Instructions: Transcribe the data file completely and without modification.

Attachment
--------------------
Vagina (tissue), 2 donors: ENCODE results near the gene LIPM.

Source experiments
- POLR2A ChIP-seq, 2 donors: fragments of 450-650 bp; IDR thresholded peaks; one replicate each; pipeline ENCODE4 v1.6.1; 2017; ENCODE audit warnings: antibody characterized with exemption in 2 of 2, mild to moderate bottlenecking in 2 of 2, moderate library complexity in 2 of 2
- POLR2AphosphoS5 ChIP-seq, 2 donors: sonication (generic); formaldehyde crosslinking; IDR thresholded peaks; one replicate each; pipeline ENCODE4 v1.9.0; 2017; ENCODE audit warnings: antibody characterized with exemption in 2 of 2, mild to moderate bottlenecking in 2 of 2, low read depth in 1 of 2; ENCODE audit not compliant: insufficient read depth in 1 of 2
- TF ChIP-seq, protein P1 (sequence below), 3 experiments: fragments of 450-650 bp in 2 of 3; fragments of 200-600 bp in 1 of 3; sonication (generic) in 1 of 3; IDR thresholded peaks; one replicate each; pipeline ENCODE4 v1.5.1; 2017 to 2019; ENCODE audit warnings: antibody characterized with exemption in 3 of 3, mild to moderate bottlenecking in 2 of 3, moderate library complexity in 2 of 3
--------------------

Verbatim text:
Vagina (tissue), 2 donors: ENCODE results near the gene LIPM.

Source experiments
- POLR2A ChIP-seq, 2 donors: fragments of 450-650 bp; IDR thresholded peaks; one replicate each; pipeline ENCODE4 v1.6.1; 2017; ENCODE audit warnings: antibody characterized with exemption in 2 of 2, mild to moderate bottlenecking in 2 of 2, moderate library complexity in 2 of 2
- POLR2AphosphoS5 ChIP-seq, 2 donors: sonication (generic); formaldehyde crosslinking; IDR thresholded peaks; one replicate each; pipeline ENCODE4 v1.9.0; 2017; ENCODE audit warnings: antibody characterized with exemption in 2 of 2, mild to moderate bottlenecking in 2 of 2, low read depth in 1 of 2; ENCODE audit not compliant: insufficient read depth in 1 of 2
- TF ChIP-seq, protein P1 (sequence below), 3 experiments: fragments of 450-650 bp in 2 of 3; fragments of 200-600 bp in 1 of 3; sonication (generic) in 1 of 3; IDR thresholded peaks; one replicate each; pipeline ENCODE4 v1.5.1; 2017 to 2019; ENCODE audit warnings: antibody characterized with exemption in 3 of 3, mild to moderate bottlenecking in 2 of 3, moderate library complexity in 2 of 3